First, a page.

Grading groups are a quick and easy way of placing sloped surfaces in your terrain model. Unfortunately, there are people out there who believe that they are the work of the devil. The purpose of this post is to provide you with a few best practices when working with these tools. The proper use of these tools will enable you to create high quality terrain models for your projects.
Should I or Shouldn't I?
Grading groups should be used when consistent slopes need to be projected from a graded feature line. Grading groups enable us to keep a site feature with slopes modeled according to criteria when the graded feature line is modified. Grading groups can be used to define graded site features such as basins, berms, swales and ditches, curb and gutter in parking lots, daylighting, and building pads.
Sometimes When We Touch
Consider a drawing containing the three grading groups below. These three groups are in the same site. The groups are generating individual surfaces. The intent was to keep them self-contained for volume analysis; however when we applied the "grade to surface" criteria around the perimeter, the grading groups touch.
Even though the grading criteria's instruction was to grade to a specific surface, when the gradings began to intersect, they stopped at that intersection. The resulting feature lines created at the daylight line clean up at the intersection and, like feature lines are supposed to do, share the same elevations at the intersection:
If these features were located this close together on a site and the proposed slope grading overlapped, having it clean up like this is helpful. However, if we were analyzing two different building location scenarios, having an overlap in the same site could adversely affect our volume calculations; in this case, we should place them in separate sites.
We should avoid overlapping grading groups in the same site unless we know the grading will be constructible. The old adage "Garbage in, garbage out" applies here. When grading groups are not cooperating, they will break.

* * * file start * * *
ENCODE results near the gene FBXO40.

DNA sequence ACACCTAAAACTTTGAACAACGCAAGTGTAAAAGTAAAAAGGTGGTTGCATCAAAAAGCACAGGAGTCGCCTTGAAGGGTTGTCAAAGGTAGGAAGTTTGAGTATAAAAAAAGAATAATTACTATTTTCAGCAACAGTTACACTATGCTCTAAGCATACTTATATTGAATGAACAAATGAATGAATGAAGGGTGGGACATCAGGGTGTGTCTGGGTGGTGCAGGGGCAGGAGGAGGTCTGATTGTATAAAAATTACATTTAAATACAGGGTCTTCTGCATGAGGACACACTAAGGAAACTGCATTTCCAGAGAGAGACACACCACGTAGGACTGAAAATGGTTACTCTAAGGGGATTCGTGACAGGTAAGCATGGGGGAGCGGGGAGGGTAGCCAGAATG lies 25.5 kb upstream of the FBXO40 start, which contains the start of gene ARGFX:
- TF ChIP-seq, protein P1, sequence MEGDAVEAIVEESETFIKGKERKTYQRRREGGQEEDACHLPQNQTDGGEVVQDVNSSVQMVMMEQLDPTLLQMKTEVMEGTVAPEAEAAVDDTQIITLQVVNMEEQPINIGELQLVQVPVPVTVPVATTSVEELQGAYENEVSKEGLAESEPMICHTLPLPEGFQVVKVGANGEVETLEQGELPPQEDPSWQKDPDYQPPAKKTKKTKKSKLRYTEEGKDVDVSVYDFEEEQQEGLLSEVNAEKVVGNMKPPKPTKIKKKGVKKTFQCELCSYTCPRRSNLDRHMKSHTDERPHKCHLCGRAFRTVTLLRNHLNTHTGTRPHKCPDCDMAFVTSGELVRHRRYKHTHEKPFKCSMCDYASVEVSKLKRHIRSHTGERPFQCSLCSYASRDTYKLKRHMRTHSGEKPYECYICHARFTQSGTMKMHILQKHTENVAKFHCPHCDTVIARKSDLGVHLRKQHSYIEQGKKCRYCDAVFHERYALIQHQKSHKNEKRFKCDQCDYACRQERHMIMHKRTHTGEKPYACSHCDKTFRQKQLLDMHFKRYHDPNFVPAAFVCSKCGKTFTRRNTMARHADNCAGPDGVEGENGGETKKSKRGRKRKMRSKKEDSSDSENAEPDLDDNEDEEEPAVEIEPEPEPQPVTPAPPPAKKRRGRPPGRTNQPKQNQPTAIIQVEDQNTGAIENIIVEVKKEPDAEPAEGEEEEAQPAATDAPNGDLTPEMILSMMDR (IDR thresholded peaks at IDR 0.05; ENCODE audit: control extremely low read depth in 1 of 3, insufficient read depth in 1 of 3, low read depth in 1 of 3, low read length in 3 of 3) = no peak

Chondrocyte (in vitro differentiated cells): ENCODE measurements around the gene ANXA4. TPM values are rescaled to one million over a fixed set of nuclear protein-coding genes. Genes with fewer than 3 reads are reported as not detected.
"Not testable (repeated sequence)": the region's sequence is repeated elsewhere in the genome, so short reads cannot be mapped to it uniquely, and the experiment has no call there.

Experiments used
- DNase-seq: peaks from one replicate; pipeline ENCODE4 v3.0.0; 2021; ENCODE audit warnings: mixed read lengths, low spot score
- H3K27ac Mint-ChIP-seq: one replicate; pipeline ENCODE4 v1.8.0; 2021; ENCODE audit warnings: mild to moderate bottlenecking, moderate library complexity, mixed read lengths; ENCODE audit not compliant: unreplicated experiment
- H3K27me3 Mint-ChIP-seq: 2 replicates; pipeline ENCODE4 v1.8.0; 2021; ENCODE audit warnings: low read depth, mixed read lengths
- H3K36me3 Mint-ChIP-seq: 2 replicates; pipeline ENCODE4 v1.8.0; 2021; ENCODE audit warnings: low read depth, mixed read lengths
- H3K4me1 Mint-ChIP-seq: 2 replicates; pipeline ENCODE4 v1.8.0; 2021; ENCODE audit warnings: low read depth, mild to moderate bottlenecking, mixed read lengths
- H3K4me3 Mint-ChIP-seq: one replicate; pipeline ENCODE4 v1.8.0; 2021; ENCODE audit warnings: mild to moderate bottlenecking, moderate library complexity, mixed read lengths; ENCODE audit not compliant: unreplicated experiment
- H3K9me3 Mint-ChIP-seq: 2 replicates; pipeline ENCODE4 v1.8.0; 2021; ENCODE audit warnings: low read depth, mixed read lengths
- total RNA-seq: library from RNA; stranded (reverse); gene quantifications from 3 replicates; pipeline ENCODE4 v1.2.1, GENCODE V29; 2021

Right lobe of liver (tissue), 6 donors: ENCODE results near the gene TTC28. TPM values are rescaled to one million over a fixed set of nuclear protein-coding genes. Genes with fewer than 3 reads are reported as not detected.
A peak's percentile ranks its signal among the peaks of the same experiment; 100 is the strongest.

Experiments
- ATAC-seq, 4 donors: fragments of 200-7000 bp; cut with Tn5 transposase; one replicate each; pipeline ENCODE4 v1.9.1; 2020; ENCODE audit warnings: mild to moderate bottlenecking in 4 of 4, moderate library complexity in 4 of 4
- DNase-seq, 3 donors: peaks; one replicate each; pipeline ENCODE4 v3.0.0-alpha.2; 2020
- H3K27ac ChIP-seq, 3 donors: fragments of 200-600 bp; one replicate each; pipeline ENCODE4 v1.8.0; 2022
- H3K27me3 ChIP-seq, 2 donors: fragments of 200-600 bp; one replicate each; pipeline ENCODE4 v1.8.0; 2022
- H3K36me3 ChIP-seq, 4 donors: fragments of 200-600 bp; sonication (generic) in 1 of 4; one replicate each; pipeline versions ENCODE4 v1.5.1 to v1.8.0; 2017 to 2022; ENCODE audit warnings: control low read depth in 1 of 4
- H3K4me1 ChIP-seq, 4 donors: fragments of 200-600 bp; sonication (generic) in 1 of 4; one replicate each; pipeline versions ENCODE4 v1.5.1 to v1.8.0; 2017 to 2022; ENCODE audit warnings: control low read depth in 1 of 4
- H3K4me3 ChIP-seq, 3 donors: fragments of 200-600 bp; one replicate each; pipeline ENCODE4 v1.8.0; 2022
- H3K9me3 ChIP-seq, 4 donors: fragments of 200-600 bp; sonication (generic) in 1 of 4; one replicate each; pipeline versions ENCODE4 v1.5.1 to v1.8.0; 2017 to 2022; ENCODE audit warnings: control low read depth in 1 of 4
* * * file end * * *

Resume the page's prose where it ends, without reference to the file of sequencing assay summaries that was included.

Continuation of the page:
Keep Your TIN Lines to Yourself
When grading group surfaces are created, the outermost feature forms a type of boundary. When multiple grading groups are pasted into a surface, TIN lines will not be generated from one grading group to another.
However, as we place data into the surface between the grading groups, TIN lines will generate from the edge of the grading groups to this data. So, feature lines and/or points could be used to define transitions between grading groups.
Partners in Crime
Grading groups can be influenced by feature lines. If there is a feature line that crosses a grading group and is in the same site, the grading group will project to meet the elevation of the feature line and adversely affect your grading group surface. Sites are a great way to break up the partnership.
We use the Delete Grading command because that's what it's there for. Selecting any part of the grading will activate the contextual ribbon and expose the Delete Grading button. Using that button ensures that all of the grading components in that grading object will be eliminated. Using AutoCAD erase sometimes leaves pieces behind.
All the King's Horses & All the King's Men
One great thing about Civil 3D is that UNDO works… on most occasions. UNDO is an AutoCAD command and AutoCAD doesn't necessarily understand how to put Civil 3D objects back together. So if we accidently delete a grading object and use UNDO to bring it back, we may not get all of it back.
Who Makes the Rules?
Moving or rotating a grading group is best done by moving the matriarch, the original feature line. Grading groups and surfaces will follow.
We should save criteria often used in our templates. Recreating criteria over and over sucks. Editing generic criteria like Grade to Distance will generate that change to any grading groups in the drawing with that criterion applied.
In the Interim
I love creating interim surfaces with grading groups when I need to derive elevations for parking islands. The purpose of an interim surface isn't necessary to become part of a bigger surface but to provide elevations for feature lines. So if I wanted to apply a 2% slope across this parking lot, I could create a grading group surface graded out to a distance of 200' at a 2% slope. Then I could apply the elevations from this interim surface to the feature line parking islands.
If you are working on that 120 acre site, with those twelve massive building footprints, each with their own parking lot configuration, and a network of roads rolling over the rolling terrain, be very memory conscious. Unless you have an UBER-workstation, model your roads in a roadway source file and model your building sites in individual source files. When there are lots of things talking to each other in one file, that's when things start breaking. This is not because the program is buggy, it's because the workstation is buggy. It becomes buggy when you give it too much to do. The 32-bit workstation running the 3GB switch will need to have data spooned-fed to it in small doses. The 64-bit workstation with 16GB of RAM will want to swallow it whole.